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Discussion Starter · #1 ·
I am planning to build a horizontal double-wide hive with a central vertical double queen excuder as a divider and am interested if anyone has experience with this cofiguration or if anyone experienced with 2-qeeen hives in general has an opinion to help me wih the followig issues:

The double-queen horizontal hive proposed by Michael Bush has two vertical queen excluders with a deeps-worth of frames between the two queens and clusters for collective honey and collective supering above (triple-wide total).

I am planning to have no central deep and so I believe that the two queens will form half-spheriod clusters on either side of my double-excluder divider (effectively half of a large cluster with its own queen on either side of the divider). I plan to cover the double-wide hive with three 6-frame deep nucs - the central nuc will be right over the cluster and will form the primary super for collective honey.

Am I right? Will the two queens effectively form two halves of one large brood cluster in the center?

Is this configuratio for a two queen hive better than the one MB has proposed? Heat sharing 'should' be better with a single large cluster rather than two seperated smaller clusters (and this should result in decreased honey consumption and hence increased excess honey production, right?), but are there any other problems that could arise? Will this configuration be inherently harder to manage than the one proposed by MB?

Any thoughts or advise for this double queen novice appreciated...

-fafrd
 

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I don't know if it is any better than other two systems that have been tried. What you are describing sounds like the tower system that Penn State has been using. The only problem I have with it is how do you prevent the moisture from getting into the hives on each side of the tower? Other than sounds like a workable system.
 

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Jdpro5010,

You are correct that the 2 queen system I am considering is similar to the Penn State tower system, with a couple important differences:

A) instead of having a central deep super on top of side-by-side deeps for two brood/queen chambers in which there is no communication/holes directly between the two brood chambers (only up into the central super, over, and down into the other chamber), I want to either put holes or slots through the back-to-back inner ‘sides’ (the central divider) with a double vertical queen excluder in between or else I am considering to use a single ‘double-wide’ box with a double vertical queen excluder in the center.

B) to avoid the moisture problem (rain getting into the middle of the lower hive boxes where the single central super joins the half-width migratory covers on either side), I plan to cover the entire double-wide width (32 ½” total width) with three (custom) 10 ¾” wide 6-frame deep supers (32 1/4” total width) with a single (custom) 32 ½” wide outer cover for a water proof surface.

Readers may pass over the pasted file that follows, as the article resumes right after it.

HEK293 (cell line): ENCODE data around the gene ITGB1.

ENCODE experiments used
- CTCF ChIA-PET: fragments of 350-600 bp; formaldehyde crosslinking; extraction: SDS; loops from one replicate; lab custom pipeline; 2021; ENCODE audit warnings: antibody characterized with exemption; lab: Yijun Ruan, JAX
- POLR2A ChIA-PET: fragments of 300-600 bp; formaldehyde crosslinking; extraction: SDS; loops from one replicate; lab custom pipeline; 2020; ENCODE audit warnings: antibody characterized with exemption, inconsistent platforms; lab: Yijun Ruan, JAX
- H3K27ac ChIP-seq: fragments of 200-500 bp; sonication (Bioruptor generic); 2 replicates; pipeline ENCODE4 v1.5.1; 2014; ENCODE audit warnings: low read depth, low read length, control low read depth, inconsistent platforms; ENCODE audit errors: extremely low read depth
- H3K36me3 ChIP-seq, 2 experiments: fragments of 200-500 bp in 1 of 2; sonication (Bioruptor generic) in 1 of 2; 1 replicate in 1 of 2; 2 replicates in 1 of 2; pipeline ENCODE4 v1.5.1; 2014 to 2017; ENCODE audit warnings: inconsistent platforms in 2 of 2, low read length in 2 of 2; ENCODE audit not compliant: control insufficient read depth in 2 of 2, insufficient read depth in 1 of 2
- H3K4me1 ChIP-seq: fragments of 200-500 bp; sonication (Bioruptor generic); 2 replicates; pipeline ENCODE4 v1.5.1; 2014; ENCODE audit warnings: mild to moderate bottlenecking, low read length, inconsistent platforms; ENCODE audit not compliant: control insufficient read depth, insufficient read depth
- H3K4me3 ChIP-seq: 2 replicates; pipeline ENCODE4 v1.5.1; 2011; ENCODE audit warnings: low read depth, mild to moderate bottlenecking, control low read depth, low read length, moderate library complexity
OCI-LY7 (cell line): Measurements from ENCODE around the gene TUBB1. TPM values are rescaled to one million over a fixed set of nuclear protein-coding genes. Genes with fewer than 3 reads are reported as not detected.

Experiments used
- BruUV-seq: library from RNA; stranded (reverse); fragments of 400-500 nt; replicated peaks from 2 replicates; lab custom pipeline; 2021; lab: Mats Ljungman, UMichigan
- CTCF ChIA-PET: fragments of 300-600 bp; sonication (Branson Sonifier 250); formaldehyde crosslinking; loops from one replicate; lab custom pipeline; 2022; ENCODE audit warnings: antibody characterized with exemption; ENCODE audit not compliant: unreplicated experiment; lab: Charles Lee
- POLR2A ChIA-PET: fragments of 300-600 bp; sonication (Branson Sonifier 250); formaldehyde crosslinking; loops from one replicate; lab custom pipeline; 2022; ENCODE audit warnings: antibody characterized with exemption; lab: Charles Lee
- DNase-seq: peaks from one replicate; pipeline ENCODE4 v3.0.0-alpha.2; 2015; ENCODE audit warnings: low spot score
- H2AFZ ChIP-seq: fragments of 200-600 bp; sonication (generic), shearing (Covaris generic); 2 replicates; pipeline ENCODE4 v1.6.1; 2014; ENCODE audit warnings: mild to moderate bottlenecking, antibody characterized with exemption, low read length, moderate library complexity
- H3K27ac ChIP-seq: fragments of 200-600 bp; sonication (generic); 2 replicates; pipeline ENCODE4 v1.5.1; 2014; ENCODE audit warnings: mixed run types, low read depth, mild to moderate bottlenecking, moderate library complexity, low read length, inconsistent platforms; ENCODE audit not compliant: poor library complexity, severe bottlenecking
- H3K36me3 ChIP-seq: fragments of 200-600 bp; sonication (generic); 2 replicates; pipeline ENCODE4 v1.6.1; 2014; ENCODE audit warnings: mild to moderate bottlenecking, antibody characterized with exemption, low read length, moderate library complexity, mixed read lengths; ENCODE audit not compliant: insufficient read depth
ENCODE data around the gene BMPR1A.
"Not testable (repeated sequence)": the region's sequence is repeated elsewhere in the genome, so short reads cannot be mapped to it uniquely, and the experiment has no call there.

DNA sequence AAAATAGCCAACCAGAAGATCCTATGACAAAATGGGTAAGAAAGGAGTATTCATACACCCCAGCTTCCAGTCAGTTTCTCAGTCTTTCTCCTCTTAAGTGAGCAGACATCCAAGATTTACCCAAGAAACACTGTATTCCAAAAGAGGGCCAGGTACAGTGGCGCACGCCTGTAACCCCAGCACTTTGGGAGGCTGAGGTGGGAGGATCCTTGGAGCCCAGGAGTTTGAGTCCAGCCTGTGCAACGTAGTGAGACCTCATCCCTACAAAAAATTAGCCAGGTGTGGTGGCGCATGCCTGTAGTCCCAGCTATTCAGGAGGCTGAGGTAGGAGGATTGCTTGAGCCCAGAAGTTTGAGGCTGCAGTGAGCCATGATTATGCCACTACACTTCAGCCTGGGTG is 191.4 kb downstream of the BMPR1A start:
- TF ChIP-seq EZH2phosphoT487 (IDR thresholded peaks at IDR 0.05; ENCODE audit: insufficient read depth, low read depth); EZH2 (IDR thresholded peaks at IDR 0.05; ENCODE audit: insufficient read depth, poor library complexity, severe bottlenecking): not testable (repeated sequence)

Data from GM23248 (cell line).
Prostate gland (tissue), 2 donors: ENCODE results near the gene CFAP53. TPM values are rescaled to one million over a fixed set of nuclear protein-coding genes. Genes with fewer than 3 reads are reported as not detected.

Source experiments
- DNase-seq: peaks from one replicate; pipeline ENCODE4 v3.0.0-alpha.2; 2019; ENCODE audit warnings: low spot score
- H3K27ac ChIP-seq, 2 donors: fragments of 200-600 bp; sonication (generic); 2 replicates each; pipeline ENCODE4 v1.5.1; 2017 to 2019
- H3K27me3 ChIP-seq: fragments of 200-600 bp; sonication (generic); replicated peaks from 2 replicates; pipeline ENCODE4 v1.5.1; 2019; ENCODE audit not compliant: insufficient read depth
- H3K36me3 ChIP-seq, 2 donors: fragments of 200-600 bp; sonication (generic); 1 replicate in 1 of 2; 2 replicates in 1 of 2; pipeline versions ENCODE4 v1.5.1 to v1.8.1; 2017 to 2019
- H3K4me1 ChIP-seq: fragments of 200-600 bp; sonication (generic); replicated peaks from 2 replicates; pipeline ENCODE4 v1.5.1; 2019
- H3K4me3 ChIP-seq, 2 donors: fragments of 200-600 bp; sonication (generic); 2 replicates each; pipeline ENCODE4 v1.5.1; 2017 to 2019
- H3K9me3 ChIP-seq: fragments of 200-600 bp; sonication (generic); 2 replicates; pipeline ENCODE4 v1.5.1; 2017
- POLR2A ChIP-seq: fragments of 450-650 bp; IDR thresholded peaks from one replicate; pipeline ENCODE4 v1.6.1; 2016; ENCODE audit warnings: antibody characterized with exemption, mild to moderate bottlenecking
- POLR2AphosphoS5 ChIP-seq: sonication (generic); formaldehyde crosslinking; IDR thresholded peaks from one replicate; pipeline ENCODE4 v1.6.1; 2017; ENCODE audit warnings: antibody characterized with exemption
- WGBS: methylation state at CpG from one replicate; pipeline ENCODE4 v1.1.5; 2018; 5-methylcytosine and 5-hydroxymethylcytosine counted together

I’m interested in whether the two queens in a single divided hive body will be more effective than the two queens each in their own hive bodies (as in either the vertical configuration or the Penn State tower configuration) and would appreciate opinions from anyone who has experience with 2 queen hives. This idea was inspired by the two queen hive Michael Bush has described on his web page (though I not yet sure how much experience there is out there with this 2 queen configuration).

The other thought driving my idea is to avoid the ‘supers to the sky’ syndrome of the Penn State tower configuration (as well as the vertical 2 queen hive configuration) – by going with three side-by-side 6-frame deep supers rather than a single 12-frame deep super for each level of supering, I should be able to half the total height of the supers (hopefully only 2 rows of supers max), and I should have an easier time managing deep supers as a 6-frame deep super should be as easy to manage as a 10 frame medium super (easier than a 10 frame deep super). Also, I hope to be able to inspect one side of the brood chamber without disrupting the other side too much by shifting the central super to one side and taking off one of the two side-by-side queen excluders (once the outer supers have been removed) - in the Penn State tower configuration, the tower needs to be completely removed to inspect the main brood area and this exposes both brood areas.

The classical vertical 2 queen configuration seems like a nightmare to manage and frankly hardly worth the extra trouble (versus two 1 queen hives), so I am hoping that combining some of the ideas of the Penn State tower configuration with more of a horizontal hive and horizontal supering concept, I can find a 2 queen configuration that is not much more trouble to manage than a typical horizontal hive with supers.

Any thoughts or opinions appreciated.

-fafrd
 
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